Appellee-plaintiff filed this suit, alleging two theories of recovery against appellant-defendant. One count of appellee's complaint alleged that it had been fraudulently induced into entering a written contract to conduct a twelve-week "cost raising and/or going out of business sale" at appellant's furniture store. The other count of appellee's complaint alleged that its own furniture had been converted by appellant. The case was submitted to a jury under both the fraud and conversion theories. A general verdict in favor of appellee was returned and appellant appealed to this court. In Denny v. D. J. D., Inc., 186 Ga. App. 727
, 729 (1) (368 SE2d 329
) (1988), we held: "As to the fraud theory, the general grounds of appellant's motion for new trial had merit. The trial court, therefore, erred in failing to grant a new trial as to the fraud count." This holding resulted in a reversal of the judgment which had been entered on the general verdict returned for appellee. See Denny v. D. J. D., Inc., supra at 729 (3). Appellee's petition to the Supreme Court for a writ of certiorari was granted. The Supreme Court neither affirmed nor reversed our judgment but merely remanded the case to us "for reconsideration in light of Peacock v. Forrest, [258 Ga. 158 (368 SE2d 519) (1988)
]." In accordance with the Supreme Court's mandate, we now undertake the reconsideration of this case.
1. In Forrest v. Peacock, 185 Ga. App. 189 (363 SE2d 581) (1987)
, a tenant, alleging her unlawful eviction, sought to recover against the landlord. The jury returned a verdict in favor of the landlord and the tenant appealed. This court reversed the trial court's denial of the tenant's motion for new trial on the general grounds. On certiorari, the Supreme Court reversed this court, holding: "The denial of the motion for new trial based on the general grounds was not error, as the evidence did not demand a verdict awarding money damages to the [tenant]." Peacock v. Forrest, 258 Ga., supra at 158.
Peacock v. Forrest, supra, is procedurally distinguishable from the case at bar. That tort case involved an appeal by the plaintiff from a judgment which had been entered on a jury verdict for the defendant. This tort case involves an appeal by the defendant from a judgment which has been entered on a jury verdict for the plaintiff. This procedural difference has appellate consequences. The appellate determination of whether the evidence in any given tort case demanded a verdict contrary to that finding which is represented by the jury's verdict must necessarily differ depending upon whether the jury verdict under consideration was returned for the plaintiff or for the defendant. This difference in the appellate determination of an enumeration of the general grounds in a tort case stems from the fact that, in the trial of the case, it is the plaintiff who must bear the burden of proof as to the defendant's liability. "While under notice pleading one need allege no more than a claim to relief, once the trial begins, under the evidentiary process, the plaintiff must still establish the elements of the right to recover." Shivers Chix v. Ga. Farm Bureau Ins. Co., 150 Ga. App. 453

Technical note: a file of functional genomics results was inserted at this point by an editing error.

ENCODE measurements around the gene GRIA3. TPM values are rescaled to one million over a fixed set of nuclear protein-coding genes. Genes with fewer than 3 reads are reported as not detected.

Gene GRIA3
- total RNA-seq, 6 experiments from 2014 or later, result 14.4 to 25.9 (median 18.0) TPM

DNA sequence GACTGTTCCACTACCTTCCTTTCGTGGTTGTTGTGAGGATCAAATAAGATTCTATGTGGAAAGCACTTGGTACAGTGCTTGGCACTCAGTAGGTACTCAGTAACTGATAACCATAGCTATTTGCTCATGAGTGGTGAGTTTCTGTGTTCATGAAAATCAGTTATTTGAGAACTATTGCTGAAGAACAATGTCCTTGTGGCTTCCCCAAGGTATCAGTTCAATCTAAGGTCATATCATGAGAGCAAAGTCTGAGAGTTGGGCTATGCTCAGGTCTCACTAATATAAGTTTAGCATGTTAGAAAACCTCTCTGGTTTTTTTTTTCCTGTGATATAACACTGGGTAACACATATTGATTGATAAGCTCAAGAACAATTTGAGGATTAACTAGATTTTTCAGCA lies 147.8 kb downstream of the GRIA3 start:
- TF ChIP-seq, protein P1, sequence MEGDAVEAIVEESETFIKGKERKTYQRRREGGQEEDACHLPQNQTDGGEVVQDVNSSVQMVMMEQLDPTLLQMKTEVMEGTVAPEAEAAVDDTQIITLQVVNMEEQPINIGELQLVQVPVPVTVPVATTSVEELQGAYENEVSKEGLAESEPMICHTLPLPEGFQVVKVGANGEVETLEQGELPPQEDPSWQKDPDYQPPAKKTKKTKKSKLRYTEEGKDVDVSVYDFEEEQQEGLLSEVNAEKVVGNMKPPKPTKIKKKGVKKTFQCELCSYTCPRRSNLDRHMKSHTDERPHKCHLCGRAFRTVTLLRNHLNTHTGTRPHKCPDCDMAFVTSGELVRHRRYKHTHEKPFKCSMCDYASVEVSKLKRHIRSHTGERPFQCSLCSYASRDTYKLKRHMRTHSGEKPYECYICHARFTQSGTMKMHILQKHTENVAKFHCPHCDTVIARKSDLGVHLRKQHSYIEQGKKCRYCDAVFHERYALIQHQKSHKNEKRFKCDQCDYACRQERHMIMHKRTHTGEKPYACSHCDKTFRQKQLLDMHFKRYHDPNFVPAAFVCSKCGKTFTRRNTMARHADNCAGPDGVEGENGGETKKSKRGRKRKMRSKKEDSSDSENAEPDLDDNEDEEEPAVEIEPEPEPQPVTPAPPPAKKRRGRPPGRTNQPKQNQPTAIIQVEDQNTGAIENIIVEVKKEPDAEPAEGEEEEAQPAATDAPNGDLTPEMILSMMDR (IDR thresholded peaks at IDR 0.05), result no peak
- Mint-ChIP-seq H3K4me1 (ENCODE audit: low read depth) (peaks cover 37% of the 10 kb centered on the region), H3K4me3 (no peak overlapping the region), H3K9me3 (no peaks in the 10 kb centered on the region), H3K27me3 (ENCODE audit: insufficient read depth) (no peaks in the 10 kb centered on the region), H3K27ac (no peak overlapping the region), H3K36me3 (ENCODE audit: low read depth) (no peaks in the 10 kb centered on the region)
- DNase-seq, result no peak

, 454 (258 SE2d 208
) (1979). "The burden is upon the plaintiff to make out his case. It is not accomplished by failure of the defendant to disprove allegations of the petition. Until there is proof of the allegations by the plaintiff the defendant is under no duty to do anything." Clark v. Atlanta Veterans Transp., 113 Ga. App. 531
, 534 (1) (148 SE2d 921
Accordingly, we can only construe the opinion in Peacock v. Forrest, 258 Ga. 158
, supra, to be a holding which was based upon one of two possible constructions by the Supreme Court of the evidence of the record in that case: Either the record showed that the plaintiff-tenant had not met her initial burden of proof as to the defendant-landlord's liability for damages for unlawful eviction or, in the alternative, the record showed that the defendant-landlord had countered the plaintiff-tenant's showing with evidence sufficient to authorize the jury to make a contrary finding in his favor. In either event, the record in Peacock v. Forrest, supra, would not disclose the existence of undisputed evidence of the defendant-landlord's liability for wrongful eviction and, absent such undisputed evidence, a positive finding and consequent verdict for damages in favor of the plaintiff-tenant would not have been demanded. Instead, the jury's negative finding against the plaintiff-tenant as represented by its verdict returned for the defendant-landlord would be authorized and this court erred in reversing the trial court's denial of the plaintiff-tenant's motion for new trial on the general grounds.